12 Feb How insurers are failing children with mental health needs
What happens when something that affects children’s lives is widespread but hidden in plain sight? What if it is something that creates untold heartache in lives that are already unnecessarily damaged? It should be addressed and corrected. Yet, because it is hidden from our collective consciousness it remains unaddressed, it persists, and this has consequences.
I am referring to the plight of countless middle-class families with children who have mental health and substance abuse problems and who have health insurance but cannot gain access to timely care.
Under a government mandate called network adequacy, commercial health insurers, used by many working, middle-class families, are required by license to offer adequate networks of providers (child psychiatrists, psychotherapists) for families confronting mental health and substance abuse problems. In other words, they are expected, as per their insurance plan, to provide ready access to a provider near where policyholders live. The reality, though, is that too often they do not.
Why? Because commercial health insurers that pay substandard reimbursement rates have too few in-network providers. Their low rates of reimbursement serve as a disincentive for providers, including community-based mental health agencies that should be providing universal access to care, to enroll in their networks. Consequently, many community-based agencies, along with those in private practice, will accept only higher paying Medicaid insurance.
The gap between reimbursement rates for commercial health insurance and Medicaid is vast. In some cases, for example, the rate paid to providers by commercial insurers is half the rate paid by Medicaid. Although a health insurer is expected to help families find an in-network provider, most often they do not. They simply give them a list of names, and few if any of those providers accept the insurance because the rates of reimbursement don’t come close to covering the cost of services. This then frustrates already anxious parents who have had to work up the courage to ask for help.
It is very difficult for a parent to pick up the phone and seek help when their child is suffering from mental illness or addiction. When they are repeatedly turned away by their supposedly in-network providers, who tell them “I no longer accept that insurance,” it is devastating. When a child is denied access to timely care for mental illness or addiction the results can be life-threatening.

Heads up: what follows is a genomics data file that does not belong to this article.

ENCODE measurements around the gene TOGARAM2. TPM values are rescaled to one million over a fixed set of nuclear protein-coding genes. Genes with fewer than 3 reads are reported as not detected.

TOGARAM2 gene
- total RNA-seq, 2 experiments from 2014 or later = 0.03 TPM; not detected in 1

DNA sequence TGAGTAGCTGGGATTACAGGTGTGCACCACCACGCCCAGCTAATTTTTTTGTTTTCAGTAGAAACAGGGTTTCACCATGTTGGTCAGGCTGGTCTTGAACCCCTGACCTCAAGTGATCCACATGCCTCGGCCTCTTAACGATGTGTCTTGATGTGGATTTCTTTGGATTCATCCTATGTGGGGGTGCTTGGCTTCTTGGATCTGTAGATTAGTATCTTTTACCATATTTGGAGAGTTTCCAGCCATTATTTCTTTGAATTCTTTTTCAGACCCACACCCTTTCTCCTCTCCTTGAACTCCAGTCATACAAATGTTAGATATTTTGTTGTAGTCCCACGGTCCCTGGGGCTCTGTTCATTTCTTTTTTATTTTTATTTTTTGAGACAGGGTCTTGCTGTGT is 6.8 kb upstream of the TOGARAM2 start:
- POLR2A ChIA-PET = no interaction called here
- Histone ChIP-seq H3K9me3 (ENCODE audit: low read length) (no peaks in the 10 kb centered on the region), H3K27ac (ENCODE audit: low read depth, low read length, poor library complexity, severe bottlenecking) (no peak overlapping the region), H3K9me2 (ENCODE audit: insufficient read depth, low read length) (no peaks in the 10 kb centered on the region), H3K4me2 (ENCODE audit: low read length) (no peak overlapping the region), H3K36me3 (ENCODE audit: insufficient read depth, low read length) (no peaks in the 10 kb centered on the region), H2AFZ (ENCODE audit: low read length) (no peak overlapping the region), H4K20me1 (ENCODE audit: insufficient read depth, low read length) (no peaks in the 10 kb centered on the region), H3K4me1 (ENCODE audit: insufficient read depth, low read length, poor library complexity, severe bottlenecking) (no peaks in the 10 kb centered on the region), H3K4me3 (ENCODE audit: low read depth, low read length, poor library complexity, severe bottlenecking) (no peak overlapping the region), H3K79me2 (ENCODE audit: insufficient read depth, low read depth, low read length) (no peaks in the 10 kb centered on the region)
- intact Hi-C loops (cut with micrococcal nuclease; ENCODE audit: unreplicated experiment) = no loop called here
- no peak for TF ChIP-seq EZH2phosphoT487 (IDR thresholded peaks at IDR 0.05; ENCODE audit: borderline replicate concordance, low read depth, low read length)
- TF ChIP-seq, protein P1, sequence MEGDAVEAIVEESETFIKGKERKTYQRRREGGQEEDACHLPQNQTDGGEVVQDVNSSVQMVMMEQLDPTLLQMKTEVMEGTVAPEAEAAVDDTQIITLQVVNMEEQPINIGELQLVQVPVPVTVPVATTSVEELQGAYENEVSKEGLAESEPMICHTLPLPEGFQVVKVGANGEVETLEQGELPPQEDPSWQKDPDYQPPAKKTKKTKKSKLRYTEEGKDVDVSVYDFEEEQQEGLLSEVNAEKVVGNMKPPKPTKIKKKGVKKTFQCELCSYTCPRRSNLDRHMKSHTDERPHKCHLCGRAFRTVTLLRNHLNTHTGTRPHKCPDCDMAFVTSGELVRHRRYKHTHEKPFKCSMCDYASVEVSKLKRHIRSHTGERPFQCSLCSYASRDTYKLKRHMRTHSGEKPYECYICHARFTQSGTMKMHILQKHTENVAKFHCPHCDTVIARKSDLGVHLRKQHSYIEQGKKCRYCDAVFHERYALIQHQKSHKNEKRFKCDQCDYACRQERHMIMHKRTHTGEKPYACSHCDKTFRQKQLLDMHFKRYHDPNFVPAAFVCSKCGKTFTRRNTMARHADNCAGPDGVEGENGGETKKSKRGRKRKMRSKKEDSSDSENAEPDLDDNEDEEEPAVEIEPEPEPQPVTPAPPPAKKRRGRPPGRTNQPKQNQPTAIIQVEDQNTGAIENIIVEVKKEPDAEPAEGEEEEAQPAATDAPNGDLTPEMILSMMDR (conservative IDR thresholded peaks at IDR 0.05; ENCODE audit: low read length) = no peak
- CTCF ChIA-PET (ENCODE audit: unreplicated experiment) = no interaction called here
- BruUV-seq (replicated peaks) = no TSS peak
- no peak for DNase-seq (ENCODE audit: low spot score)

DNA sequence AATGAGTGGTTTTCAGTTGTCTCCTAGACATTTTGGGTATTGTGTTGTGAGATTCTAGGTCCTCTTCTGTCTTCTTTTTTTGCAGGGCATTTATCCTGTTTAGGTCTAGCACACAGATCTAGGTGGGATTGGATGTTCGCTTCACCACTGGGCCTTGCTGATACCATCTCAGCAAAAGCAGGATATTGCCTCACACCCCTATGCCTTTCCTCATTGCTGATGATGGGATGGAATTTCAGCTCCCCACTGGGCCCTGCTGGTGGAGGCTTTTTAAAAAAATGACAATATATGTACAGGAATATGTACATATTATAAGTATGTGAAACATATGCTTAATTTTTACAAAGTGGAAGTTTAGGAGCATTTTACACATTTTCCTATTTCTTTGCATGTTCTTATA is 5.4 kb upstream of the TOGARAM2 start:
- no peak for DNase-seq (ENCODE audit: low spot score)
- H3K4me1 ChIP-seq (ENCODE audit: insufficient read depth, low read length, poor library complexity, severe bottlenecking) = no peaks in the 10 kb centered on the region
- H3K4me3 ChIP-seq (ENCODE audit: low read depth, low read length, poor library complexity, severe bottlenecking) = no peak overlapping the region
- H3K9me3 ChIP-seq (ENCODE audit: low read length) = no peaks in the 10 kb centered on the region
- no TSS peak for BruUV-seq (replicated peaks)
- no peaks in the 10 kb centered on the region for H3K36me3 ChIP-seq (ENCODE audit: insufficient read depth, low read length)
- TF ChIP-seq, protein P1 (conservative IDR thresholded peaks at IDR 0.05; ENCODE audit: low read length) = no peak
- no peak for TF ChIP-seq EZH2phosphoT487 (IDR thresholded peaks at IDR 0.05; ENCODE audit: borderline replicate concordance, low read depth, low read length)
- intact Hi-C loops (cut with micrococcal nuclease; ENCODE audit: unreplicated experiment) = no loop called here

A few weeks ago a mother seeking mental health care for her teenager came to us at North Shore Child & Family Guidance Center and told a familiar story.
“It’s very hard. Decent psychiatrists don’t take new patients and the rest don’t take our insurance. Most of them don’t take your insurance,” she said. The intake worker asked her how many turned her down before she called us. She said 20.
What needs to be done? The New York State Department of Financial Services, a relatively new state agency formed by Gov. Andrew Cuomo, has regulatory jurisdiction over insurance companies. However, in my experience, their inaction on this issue indicates that they do little, if anything, to monitor network adequacy.
Substandard rates of reimbursement (e.g. the gap between Medicaid and commercial insurance rates) may be considered a violation of the Affordable Care Act’s parity protections, which require health insurance companies to treat annual or lifetime dollar limits for mental health and substance abuse the same as they do medical benefits. If that is the case, the attorney general also has the power to address this matter if DFS will not. But what remedy is there if they do not take action?
The New York State Comptroller’s Office has the primary responsibility to ensure that state agencies such as DFS are using taxpayer money efficiently and effectively. If DFS does not investigate the issue of network adequacy, then they are open to the scrutiny of a state audit as it relates to their effectiveness in the use of taxpayer dollars to properly monitor insurance companies under their jurisdiction.
Although mental health legislation, The Helping Families in Mental Health Crisis Act, has been introduced in Congress, it will do little good if families cannot find a provider. The act will only work when the issue of access to care is monitored and enforced. It’s time for DFS to do its job and launch an investigation of any commercial insurance company suspected of not having an adequate network of providers. It could truly save lives.
Andrew Malekoff is the executive director of the North Shore Child & Family Guidance Center in Roslyn Heights, a nonprofit that provides comprehensive mental health services for children from birth through age 24 and their families. To find out more, visit www.northshorechildguidance.org.
This was originally printed in the New York Nonprofit Media